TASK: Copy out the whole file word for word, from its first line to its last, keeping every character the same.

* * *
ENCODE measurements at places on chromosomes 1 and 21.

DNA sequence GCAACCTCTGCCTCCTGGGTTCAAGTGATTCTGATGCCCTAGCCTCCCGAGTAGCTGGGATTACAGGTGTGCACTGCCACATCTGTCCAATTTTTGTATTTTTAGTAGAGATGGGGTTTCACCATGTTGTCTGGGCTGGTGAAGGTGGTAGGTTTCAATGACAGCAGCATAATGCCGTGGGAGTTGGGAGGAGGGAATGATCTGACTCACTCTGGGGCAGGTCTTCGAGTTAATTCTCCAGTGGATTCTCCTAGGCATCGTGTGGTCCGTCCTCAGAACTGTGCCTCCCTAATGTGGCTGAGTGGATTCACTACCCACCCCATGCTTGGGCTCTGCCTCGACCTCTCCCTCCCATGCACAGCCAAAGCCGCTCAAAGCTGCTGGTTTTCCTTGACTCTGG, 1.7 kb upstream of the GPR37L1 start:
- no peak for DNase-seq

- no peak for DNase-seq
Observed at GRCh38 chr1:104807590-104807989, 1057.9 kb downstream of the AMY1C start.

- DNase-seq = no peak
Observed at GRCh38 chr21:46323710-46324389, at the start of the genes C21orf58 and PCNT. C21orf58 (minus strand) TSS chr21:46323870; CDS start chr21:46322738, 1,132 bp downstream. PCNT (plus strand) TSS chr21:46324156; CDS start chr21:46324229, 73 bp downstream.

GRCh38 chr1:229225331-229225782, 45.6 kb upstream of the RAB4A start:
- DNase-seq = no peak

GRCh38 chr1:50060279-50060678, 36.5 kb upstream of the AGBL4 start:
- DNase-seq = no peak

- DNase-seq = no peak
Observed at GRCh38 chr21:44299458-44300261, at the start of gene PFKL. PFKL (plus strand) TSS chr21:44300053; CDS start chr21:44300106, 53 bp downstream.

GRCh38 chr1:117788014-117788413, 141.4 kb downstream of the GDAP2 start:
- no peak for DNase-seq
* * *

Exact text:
ENCODE measurements at places on chromosomes 1 and 21.

DNA sequence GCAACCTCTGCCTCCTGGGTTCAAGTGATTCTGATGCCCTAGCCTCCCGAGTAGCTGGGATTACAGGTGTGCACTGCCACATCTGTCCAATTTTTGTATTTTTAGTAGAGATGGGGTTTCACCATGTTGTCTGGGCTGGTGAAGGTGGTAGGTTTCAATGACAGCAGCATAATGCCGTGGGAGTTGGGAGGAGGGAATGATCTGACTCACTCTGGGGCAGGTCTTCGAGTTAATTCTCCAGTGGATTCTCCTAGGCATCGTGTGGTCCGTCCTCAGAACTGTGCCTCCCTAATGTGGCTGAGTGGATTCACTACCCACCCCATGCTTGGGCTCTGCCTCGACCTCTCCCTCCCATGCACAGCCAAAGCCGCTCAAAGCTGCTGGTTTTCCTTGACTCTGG, 1.7 kb upstream of the GPR37L1 start:
- no peak for DNase-seq

- no peak for DNase-seq
Observed at GRCh38 chr1:104807590-104807989, 1057.9 kb downstream of the AMY1C start.

- DNase-seq = no peak
Observed at GRCh38 chr21:46323710-46324389, at the start of the genes C21orf58 and PCNT. C21orf58 (minus strand) TSS chr21:46323870; CDS start chr21:46322738, 1,132 bp downstream. PCNT (plus strand) TSS chr21:46324156; CDS start chr21:46324229, 73 bp downstream.

GRCh38 chr1:229225331-229225782, 45.6 kb upstream of the RAB4A start:
- DNase-seq = no peak

GRCh38 chr1:50060279-50060678, 36.5 kb upstream of the AGBL4 start:
- DNase-seq = no peak

- DNase-seq = no peak
Observed at GRCh38 chr21:44299458-44300261, at the start of gene PFKL. PFKL (plus strand) TSS chr21:44300053; CDS start chr21:44300106, 53 bp downstream.

GRCh38 chr1:117788014-117788413, 141.4 kb downstream of the GDAP2 start:
- no peak for DNase-seq